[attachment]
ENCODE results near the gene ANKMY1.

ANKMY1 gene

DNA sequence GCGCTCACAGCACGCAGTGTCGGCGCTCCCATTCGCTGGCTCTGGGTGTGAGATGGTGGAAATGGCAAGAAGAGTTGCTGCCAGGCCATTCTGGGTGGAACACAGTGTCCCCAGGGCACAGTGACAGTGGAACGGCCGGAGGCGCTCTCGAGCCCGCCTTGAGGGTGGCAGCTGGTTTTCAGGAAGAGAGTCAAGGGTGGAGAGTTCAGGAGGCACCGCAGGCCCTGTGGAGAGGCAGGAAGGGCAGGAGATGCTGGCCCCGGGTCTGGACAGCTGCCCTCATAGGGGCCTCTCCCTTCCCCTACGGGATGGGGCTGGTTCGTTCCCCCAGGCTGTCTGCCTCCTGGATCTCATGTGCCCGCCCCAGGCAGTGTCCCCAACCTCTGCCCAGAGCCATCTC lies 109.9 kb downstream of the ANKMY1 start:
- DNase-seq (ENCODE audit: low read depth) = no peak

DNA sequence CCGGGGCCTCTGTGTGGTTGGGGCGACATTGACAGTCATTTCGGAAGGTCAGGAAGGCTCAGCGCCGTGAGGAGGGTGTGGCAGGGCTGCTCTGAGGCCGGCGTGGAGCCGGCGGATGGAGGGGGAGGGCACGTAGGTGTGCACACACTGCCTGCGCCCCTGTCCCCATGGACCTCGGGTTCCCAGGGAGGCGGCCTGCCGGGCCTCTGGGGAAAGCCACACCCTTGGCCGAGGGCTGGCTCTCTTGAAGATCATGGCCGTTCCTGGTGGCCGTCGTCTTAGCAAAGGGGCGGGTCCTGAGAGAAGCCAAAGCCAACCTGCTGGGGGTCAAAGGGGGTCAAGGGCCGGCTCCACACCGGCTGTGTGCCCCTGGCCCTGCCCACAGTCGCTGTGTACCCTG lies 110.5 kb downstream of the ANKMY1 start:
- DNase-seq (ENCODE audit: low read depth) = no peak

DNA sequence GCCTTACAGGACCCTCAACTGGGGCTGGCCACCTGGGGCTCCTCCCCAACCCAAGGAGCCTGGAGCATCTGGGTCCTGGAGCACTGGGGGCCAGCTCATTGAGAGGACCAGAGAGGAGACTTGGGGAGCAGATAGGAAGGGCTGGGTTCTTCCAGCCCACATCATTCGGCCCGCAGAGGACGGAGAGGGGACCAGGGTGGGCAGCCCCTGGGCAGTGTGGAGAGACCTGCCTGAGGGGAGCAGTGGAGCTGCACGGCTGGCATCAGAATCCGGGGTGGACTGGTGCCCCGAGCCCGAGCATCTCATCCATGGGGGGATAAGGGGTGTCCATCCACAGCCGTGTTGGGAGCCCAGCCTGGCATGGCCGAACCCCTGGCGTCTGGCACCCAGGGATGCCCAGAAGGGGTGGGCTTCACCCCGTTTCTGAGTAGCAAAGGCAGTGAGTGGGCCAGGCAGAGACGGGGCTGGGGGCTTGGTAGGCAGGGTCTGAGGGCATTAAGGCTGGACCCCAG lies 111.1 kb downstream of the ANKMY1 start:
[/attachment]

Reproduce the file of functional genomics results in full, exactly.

ENCODE results near the gene ANKMY1.

ANKMY1 gene

DNA sequence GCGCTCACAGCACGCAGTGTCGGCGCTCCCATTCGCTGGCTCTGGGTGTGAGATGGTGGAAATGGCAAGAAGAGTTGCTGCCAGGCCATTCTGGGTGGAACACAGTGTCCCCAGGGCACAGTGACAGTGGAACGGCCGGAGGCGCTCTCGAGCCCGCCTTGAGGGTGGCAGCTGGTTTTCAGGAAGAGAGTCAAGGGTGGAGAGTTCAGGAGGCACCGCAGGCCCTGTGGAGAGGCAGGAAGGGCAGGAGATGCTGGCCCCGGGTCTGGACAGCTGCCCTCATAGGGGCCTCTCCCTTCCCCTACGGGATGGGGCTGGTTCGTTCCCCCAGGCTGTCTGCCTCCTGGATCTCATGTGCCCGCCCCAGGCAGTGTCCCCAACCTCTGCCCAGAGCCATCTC lies 109.9 kb downstream of the ANKMY1 start:
- DNase-seq (ENCODE audit: low read depth) = no peak

DNA sequence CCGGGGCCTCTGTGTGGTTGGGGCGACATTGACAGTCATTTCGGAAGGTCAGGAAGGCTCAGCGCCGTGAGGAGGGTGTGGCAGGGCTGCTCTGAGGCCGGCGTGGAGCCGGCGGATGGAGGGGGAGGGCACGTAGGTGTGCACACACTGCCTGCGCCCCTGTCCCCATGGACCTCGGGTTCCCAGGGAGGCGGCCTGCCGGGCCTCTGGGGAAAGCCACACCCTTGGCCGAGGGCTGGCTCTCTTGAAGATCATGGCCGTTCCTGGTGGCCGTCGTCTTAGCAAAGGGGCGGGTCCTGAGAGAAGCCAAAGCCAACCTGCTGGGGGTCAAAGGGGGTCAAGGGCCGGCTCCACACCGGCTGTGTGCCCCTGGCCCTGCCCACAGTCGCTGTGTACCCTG lies 110.5 kb downstream of the ANKMY1 start:
- DNase-seq (ENCODE audit: low read depth) = no peak

DNA sequence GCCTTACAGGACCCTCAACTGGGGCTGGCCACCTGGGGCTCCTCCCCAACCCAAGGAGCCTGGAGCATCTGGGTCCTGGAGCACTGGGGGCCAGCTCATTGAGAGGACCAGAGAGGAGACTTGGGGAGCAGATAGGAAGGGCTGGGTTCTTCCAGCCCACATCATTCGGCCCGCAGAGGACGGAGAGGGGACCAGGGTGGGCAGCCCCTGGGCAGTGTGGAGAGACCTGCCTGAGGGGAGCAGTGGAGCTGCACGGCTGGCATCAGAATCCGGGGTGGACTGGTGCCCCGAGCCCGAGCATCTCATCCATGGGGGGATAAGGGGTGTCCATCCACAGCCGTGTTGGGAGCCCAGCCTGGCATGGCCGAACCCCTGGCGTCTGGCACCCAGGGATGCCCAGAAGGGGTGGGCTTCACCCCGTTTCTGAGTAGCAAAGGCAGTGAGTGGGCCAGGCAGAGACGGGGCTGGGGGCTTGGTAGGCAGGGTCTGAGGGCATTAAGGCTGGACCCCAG lies 111.1 kb downstream of the ANKMY1 start: